Once again on person marking in tibeto-burman : a reply to DeLancey 2010
Randy J. LaPolla
- In terms of the direction of development, I referred to Johanna Nichols' work on head-marking vs. dependant marking. Nichols did not make reference to any languages in Tibeto-Burman, but all of the Tibeto-Burman languages that do not have verb agreement systems are solidly dependent-marking (i.e., they have marking on the nouns for case or pragmatic function); those languages with verb agreement systems, a type of head marking, also have many dependent-marking features (of the same types as the non-pronominalized languages). The question, then, is which is older, the dependent-marking type or the headmarking (actually mixed) type?
Clausal noun-modifying constructions in sino-tibetan languages
Randy J. LaPolla
- Chinese is often taken as a prime example of an isolating language. Most relation marking takes the form of particles rather than affixes or inflections. Possibly relevant to the facts that are presented below, Chinese has been argued to not have grammaticalized the sort of pivot constructions normally associated with grammatical relations. That is, it has been argued to not have any particular alignment, as there are no grammatical relations, and the clause pattern is simply topic-comment (Chao 1968, Lü 1979, LaPolla 1993, 1995, 2009; LaPolla & Poa 2005, 2006). We will first talk more generally about structures found in Sino-Tibetan languages, and then focus on Modern Mandarin Chinese.
The silicon detector systems of the Compressed Baryonic Matter experiment
Johann M. Heuser
- The Compressed Baryonic Matter (CBM) experiment  is a fixed target heavy-ion experiment that will operate at the international Facility for Antiproton and Ion Research (FAIR)  now under construction in Darmstadt, Germany. The experiment intends to study rare probes, which are emitted from heavy ion collisions with a beam energy of 4 to 45 AGeV. A focus is laid to the short lived open charm particles and to particles decaying into di-lepton pairs. Handling the up to 107 Au+Au collisions/s required for generating those probes with sufficient statistics, as much as reaching the required sensitivity for observing them, forms a major challenge for the silicon detectors of the experiment. We present the concept and the development status of two central detectors of CBM, the CMOS pixel based micro vertex detector (MVD) and the micro-strip detector based silicon tracking system (STS).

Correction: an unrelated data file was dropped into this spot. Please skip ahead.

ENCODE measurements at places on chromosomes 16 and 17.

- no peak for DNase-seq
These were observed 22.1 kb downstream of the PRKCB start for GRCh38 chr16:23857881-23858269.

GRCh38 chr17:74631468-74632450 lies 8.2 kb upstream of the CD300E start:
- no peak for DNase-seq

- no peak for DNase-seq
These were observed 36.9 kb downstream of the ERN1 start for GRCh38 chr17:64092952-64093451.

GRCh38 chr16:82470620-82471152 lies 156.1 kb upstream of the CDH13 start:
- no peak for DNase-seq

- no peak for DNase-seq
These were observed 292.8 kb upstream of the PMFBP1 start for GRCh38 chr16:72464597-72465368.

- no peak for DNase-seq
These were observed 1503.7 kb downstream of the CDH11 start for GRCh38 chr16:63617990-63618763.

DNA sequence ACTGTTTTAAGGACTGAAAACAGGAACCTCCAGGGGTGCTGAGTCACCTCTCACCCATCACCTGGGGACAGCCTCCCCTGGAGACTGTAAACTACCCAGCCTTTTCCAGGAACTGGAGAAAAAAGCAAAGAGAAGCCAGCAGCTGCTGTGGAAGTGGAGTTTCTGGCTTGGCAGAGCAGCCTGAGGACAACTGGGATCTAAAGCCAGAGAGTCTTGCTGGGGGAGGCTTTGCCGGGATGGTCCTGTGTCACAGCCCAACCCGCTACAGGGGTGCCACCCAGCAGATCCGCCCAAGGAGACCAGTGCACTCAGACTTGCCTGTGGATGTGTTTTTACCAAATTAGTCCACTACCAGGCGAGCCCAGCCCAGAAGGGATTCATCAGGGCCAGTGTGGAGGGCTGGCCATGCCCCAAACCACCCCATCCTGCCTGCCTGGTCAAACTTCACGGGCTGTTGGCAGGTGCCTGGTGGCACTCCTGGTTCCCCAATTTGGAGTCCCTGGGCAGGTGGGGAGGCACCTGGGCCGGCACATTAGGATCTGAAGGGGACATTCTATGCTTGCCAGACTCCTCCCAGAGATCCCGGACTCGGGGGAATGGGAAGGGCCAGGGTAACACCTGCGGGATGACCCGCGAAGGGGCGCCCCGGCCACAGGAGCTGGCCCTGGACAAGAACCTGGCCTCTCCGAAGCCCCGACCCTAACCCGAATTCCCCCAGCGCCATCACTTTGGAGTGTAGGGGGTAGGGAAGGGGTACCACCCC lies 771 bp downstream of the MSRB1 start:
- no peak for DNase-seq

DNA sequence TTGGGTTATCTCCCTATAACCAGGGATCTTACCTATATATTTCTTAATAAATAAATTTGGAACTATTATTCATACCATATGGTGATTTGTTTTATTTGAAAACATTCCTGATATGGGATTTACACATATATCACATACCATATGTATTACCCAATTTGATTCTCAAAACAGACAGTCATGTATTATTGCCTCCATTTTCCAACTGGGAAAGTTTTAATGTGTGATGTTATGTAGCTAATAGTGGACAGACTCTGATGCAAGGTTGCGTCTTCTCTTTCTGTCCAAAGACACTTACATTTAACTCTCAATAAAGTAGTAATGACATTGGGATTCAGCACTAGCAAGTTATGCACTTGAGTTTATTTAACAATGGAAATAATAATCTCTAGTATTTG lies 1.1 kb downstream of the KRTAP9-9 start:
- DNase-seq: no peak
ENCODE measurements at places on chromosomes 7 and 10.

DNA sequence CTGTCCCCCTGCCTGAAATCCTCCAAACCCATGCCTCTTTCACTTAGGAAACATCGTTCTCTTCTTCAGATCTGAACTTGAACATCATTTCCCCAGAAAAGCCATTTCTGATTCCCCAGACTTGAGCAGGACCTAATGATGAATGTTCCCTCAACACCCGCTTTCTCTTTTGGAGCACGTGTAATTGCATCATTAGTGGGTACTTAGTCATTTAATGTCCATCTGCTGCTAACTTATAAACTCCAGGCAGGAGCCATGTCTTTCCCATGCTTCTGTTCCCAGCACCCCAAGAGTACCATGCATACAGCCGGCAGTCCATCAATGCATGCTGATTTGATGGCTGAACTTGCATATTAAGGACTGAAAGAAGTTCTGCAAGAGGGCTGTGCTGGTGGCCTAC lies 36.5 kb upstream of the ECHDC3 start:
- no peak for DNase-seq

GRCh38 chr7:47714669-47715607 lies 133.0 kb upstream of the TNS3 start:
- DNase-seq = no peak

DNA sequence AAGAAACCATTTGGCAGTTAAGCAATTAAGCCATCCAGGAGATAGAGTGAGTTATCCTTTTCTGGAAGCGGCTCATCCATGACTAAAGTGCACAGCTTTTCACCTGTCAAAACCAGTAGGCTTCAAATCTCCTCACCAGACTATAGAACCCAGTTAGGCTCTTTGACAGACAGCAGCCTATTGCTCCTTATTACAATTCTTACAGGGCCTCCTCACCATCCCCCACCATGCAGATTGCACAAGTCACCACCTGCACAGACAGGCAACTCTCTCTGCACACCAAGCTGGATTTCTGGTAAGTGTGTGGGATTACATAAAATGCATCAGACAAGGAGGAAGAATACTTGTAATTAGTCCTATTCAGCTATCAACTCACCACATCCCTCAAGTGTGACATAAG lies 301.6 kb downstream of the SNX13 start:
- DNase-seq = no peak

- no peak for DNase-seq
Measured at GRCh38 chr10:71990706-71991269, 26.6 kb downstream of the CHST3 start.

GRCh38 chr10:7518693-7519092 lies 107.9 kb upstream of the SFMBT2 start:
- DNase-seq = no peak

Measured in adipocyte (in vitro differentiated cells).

22nd International Workshop on Vertex Detectors, 15-20 September 2013 Lake Starnberg, Germany
Motivation in all spheres of life : program & abstracts / International Conference on Motivation 2012, August 28 - 30, Frankfurt am Main, Germany
- This is the Proceedings of the "International Conference on Motivation 2012" carried out by the Special Interest Group "Motivation and Emotion" of the European Association for Research on Learning and Instruction (EARLI) in cooperation with the German Institute for International Educational Research (DIPF) and the Goethe University Frankfurt. (DIPF/author).
Proton-capture reactions in thermonuclear supernovae and the p process
- XIII Nuclei in the Cosmos, 7-11 July, 2014 Debrecen, Hungary.
As an alternative production scenario to the so-called g process, the most abundant p nucleus 92Mo may be produced by a chain of proton-capture reactions in supernovae type Ia. The reactions 90Zr(p,g) and 91Nb(p,g) are the most important reactions in this chain. We have measured the first reaction using high-resolution in-beam g-spectroscopy at HORUS, Cologne, Germany, to contribute to the existing experimental data base. So far, we only investigated the high-energy part of the Gamow window and the analysis is still in progress. We plan to study the second reaction in standard kinematics at the FRANZ facility, Frankfurt, Germany. Current developments at FRANZ will be explained in detail.
Report of unity conference : London, April 2nd 1944
The Polar Stratosphere in a Changing Climate (POLSTRACC)
Single-particle characterization of ice-nucleating particles and ice particles residuals sampled by three different techniques